Things I didn’t read this spring
This spring I’ve been devoting a fair amount of my energy to creative pursuits (mostly sketching), somewhat to the detriment of my reading time. (Also, I’m moving again, which makes me even more tired than usual and seems to eat up most of my dedicated reading time.)
I’ve also been restraining myself when it comes to loading up on inter-library loan books, usually a weakness of mine, so I don’t have piles of tantalizing, unread, judgmental library books hanging around the house.
All the same, even without such temptations, there are a few books I simply was not able to finish over the past few months for one reason or another. So what didn’t I read this spring? Here are the highlights:
The Rabbit Back Literature Society
by Pasi Ilmari Jaaskelainen
This one came highly recommended and I had to wait months for it to come it at the library, so I was extra-disappointed to return it to the library unfinished. I found the writing to be listless (translation problems, I hope), the plot jumpy with gaping holes of time and logic (to the point where I vaguely wondered it if was supposed to be a surreal novel, but eventually decided not), and the characters strangely un-compelling. It had a lot of promising elements going for it, but I just couldn’t engage.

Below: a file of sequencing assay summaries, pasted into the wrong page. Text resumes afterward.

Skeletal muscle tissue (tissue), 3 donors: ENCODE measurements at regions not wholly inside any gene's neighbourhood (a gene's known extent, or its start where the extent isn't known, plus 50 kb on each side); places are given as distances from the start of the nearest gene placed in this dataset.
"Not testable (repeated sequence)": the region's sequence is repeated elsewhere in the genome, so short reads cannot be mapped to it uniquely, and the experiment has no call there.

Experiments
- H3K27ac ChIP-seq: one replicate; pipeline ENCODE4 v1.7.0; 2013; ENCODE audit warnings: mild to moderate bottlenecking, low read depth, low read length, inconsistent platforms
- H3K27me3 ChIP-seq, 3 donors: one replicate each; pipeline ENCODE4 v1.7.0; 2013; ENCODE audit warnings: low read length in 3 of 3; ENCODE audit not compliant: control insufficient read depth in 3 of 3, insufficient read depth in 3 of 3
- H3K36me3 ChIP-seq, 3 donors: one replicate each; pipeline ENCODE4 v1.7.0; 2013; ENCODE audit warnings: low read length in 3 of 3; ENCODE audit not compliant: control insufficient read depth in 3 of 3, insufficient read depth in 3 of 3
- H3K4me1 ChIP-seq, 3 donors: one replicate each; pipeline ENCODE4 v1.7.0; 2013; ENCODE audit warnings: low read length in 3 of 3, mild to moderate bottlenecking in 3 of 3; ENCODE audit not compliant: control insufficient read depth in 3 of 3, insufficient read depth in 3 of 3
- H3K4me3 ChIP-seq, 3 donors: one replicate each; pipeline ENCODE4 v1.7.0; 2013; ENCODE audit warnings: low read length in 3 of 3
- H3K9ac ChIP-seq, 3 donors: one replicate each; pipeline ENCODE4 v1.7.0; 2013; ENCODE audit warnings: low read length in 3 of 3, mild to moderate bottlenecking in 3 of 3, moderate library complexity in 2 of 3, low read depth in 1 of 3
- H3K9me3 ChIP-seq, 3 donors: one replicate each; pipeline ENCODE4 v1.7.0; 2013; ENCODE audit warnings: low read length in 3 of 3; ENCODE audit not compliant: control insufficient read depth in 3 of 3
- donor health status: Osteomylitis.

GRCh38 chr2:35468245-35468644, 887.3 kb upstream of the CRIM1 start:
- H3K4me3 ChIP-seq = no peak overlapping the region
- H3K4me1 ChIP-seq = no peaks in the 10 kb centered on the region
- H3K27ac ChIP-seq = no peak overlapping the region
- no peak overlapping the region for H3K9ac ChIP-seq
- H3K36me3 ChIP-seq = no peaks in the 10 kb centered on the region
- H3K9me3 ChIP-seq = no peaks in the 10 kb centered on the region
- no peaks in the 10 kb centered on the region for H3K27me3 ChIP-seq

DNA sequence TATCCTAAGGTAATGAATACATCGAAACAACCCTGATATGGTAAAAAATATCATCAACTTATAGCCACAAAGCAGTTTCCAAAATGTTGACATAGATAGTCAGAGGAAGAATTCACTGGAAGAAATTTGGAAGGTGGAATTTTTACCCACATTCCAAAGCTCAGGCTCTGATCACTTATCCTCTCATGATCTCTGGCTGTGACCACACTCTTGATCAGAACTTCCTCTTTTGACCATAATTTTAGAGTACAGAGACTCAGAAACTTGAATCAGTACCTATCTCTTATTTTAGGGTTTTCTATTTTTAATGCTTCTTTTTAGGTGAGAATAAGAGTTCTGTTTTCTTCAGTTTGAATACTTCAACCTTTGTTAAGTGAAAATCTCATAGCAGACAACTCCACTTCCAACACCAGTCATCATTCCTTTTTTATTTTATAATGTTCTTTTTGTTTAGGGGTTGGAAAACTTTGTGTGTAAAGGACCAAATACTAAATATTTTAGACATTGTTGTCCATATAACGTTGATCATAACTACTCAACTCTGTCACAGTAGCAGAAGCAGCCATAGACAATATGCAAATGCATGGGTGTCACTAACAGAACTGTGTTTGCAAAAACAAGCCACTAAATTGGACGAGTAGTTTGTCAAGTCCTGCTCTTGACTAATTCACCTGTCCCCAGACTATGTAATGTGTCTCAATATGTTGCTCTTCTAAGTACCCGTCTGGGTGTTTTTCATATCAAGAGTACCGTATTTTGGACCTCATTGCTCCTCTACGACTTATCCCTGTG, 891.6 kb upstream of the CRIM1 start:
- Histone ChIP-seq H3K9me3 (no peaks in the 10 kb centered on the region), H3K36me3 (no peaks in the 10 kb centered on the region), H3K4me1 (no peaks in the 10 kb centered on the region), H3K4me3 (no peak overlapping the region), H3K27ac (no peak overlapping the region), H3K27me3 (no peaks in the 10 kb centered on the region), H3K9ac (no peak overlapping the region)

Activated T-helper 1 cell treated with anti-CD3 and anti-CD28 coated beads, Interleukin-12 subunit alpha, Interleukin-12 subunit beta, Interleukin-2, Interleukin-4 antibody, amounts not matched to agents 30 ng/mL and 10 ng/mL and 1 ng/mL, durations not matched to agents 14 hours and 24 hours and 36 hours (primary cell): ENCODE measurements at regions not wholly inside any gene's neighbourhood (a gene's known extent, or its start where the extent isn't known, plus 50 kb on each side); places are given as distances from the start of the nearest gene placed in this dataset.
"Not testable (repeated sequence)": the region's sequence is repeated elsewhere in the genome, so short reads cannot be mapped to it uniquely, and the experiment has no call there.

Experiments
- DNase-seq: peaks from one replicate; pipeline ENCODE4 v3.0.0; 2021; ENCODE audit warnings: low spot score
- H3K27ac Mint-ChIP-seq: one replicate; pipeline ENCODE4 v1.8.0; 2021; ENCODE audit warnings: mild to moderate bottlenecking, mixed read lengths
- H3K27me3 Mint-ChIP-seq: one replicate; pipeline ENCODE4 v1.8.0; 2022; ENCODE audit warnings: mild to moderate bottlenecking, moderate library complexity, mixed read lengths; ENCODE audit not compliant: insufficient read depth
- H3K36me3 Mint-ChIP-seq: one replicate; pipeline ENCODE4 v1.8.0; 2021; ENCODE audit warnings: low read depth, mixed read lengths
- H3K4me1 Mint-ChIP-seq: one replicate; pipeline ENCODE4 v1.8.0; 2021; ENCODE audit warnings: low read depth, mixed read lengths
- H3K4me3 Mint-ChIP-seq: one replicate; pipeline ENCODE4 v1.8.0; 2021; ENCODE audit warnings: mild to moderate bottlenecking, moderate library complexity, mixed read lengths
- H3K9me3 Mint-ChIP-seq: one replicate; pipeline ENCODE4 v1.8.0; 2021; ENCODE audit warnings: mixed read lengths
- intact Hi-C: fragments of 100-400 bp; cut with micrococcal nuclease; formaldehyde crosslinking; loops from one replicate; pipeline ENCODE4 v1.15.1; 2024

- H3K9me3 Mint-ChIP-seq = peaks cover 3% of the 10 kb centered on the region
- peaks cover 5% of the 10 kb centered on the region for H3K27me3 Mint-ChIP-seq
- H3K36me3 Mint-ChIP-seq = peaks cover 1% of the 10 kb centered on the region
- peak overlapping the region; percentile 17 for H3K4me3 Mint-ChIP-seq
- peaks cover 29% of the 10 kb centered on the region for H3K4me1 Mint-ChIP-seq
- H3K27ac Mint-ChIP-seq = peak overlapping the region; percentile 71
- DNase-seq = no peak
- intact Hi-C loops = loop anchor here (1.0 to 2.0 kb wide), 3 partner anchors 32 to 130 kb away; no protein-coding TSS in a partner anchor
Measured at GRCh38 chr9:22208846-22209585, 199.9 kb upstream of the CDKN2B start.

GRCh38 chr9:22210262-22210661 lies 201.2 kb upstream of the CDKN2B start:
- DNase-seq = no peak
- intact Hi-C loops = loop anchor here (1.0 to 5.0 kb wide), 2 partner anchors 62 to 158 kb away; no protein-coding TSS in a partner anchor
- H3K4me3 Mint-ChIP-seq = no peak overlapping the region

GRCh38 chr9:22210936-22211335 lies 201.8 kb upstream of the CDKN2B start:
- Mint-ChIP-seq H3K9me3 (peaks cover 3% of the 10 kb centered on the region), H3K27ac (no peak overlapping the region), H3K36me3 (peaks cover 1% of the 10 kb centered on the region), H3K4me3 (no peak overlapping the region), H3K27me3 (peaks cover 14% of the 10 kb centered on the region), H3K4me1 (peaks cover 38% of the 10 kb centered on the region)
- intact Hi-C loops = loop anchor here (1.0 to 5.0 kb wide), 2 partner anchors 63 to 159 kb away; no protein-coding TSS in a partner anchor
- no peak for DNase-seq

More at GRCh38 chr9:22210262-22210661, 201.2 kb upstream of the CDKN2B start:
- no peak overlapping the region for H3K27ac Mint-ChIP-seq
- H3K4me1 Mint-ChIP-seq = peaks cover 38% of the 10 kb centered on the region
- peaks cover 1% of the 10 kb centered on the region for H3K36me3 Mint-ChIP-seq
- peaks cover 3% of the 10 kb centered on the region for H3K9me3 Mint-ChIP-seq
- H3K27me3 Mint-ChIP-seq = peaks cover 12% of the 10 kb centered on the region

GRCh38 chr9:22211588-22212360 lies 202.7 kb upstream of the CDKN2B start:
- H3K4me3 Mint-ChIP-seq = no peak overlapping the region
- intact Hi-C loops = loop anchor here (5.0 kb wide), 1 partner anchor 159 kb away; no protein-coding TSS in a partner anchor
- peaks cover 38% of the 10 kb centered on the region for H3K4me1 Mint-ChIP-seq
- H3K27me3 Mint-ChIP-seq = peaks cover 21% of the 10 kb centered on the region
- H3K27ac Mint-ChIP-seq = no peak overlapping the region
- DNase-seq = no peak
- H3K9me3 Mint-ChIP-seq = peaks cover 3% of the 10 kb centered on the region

Carnet de Voyage
by Craig Thompson
A+ for the aesthetics of this graphic travelogue, but my appreciation for the physicality of the book was not enough to boost me through Craig Thompson’s tale of his wanderings in Europe. For inward-looking, deeply personal books like these, you really have to like the narrator (see: Lucy Knisley) and I just didn’t find Thompson, or his problems, particularly engrossing.
Ella Minnow Pea
by Mark Dunn
Mark Dunn’s books are best read in one full sitting, even the really long ones, to best appreciate the detail of the worlds he creates. Ella Minnow Pea is probably one of his shortest, but I still somehow couldn’t carve out enough time to really dig in.
The Moon and the Sun
by Vonda N. McIntyre
For some reason, I need to be in a very specific mindset to enjoy tales of decadent French courts of yore. As it was, that very specific mindset entirely eluded me for the entire time I had Vonda N. McIntyre’s allegedly excellent The Moona and the Sun out from the library. And so it remained unread. I have high hopes for this one being a summer read, perhaps enjoyed in a hammock on a sunny day.
So what did you enjoy this spring? And what languished?